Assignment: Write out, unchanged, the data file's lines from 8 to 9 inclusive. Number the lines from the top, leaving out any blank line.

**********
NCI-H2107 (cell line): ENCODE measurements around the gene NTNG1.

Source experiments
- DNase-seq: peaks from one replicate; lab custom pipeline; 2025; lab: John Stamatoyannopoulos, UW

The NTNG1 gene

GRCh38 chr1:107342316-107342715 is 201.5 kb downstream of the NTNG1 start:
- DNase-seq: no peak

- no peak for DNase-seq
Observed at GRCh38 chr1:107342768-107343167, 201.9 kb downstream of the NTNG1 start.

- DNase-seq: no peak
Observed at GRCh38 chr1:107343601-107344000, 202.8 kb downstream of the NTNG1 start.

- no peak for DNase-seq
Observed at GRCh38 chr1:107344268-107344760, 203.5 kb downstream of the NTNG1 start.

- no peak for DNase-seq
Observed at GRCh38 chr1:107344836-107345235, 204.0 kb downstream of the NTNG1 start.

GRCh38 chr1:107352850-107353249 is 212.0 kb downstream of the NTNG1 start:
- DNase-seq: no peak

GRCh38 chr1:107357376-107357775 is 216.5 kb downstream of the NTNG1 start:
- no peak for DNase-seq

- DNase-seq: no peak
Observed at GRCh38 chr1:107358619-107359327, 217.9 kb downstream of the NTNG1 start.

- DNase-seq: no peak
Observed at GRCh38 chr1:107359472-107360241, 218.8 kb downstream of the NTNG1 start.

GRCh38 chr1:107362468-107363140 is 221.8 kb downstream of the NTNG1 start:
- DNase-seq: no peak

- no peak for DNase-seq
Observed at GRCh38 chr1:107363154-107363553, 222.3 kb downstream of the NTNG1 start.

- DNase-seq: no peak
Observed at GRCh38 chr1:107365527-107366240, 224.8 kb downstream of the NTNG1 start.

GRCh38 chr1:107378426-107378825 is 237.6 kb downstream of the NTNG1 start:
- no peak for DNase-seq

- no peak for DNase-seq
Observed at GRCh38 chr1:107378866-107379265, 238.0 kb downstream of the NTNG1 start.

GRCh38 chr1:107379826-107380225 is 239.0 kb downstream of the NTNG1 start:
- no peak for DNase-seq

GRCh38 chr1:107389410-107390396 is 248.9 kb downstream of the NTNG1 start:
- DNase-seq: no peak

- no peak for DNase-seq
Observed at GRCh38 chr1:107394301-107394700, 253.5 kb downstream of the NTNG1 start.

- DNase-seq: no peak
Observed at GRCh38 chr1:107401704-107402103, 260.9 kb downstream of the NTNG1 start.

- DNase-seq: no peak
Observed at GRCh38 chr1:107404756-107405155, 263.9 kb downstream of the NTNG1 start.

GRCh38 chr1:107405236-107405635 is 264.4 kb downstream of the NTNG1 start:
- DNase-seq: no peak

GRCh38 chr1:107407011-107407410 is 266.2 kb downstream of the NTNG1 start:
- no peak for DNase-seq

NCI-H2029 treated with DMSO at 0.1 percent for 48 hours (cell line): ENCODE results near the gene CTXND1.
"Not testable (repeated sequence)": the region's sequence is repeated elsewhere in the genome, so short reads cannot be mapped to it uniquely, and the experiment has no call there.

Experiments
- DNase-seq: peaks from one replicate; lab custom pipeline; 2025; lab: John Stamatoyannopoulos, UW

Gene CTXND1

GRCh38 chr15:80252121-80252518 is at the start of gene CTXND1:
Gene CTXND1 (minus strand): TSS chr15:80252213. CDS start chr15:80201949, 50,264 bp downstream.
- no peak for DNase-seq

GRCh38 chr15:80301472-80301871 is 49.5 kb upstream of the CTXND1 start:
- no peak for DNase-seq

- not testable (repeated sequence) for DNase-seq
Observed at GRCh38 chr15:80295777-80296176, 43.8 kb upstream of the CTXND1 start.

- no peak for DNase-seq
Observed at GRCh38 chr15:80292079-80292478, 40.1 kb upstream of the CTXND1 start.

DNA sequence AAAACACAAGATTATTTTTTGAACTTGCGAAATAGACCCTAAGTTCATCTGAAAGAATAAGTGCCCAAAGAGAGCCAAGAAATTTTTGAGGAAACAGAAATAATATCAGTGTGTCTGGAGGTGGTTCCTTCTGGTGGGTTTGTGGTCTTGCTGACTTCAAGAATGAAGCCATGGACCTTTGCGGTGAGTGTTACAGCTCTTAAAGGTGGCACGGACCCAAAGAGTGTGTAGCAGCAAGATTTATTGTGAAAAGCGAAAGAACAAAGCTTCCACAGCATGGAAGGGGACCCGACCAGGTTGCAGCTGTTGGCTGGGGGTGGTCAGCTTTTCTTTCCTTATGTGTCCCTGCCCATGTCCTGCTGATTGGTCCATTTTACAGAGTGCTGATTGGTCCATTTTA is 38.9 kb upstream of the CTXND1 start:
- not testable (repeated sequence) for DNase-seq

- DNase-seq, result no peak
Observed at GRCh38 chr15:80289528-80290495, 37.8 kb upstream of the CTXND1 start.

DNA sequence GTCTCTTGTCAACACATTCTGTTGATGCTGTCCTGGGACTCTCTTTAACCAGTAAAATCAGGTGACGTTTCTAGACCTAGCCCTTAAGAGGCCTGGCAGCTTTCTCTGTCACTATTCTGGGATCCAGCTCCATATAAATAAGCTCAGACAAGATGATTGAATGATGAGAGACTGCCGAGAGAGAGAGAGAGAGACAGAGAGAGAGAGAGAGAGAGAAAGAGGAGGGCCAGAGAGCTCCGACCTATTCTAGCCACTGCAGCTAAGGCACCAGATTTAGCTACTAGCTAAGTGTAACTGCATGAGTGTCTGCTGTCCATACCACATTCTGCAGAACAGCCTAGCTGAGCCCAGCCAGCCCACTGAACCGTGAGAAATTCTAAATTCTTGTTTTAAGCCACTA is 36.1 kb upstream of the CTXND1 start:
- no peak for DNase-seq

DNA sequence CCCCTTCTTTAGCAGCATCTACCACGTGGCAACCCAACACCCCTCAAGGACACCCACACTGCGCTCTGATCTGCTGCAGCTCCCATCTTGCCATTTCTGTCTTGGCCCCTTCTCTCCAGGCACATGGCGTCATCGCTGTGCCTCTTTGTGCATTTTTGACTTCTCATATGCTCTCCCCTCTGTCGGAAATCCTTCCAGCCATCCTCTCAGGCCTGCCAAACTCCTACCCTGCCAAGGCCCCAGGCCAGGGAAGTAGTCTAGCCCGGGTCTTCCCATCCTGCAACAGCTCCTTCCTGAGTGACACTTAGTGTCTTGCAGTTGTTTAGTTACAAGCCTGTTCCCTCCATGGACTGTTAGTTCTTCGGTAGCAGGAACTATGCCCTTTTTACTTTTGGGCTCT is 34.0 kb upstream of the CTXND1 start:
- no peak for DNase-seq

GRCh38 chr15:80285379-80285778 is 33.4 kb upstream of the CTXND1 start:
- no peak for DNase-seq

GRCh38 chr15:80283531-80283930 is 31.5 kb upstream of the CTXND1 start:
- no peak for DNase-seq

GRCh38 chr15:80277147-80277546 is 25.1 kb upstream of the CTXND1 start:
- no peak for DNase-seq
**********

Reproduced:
Observed at GRCh38 chr1:107342768-107343167, 201.9 kb downstream of the NTNG1 start.

- DNase-seq: no peak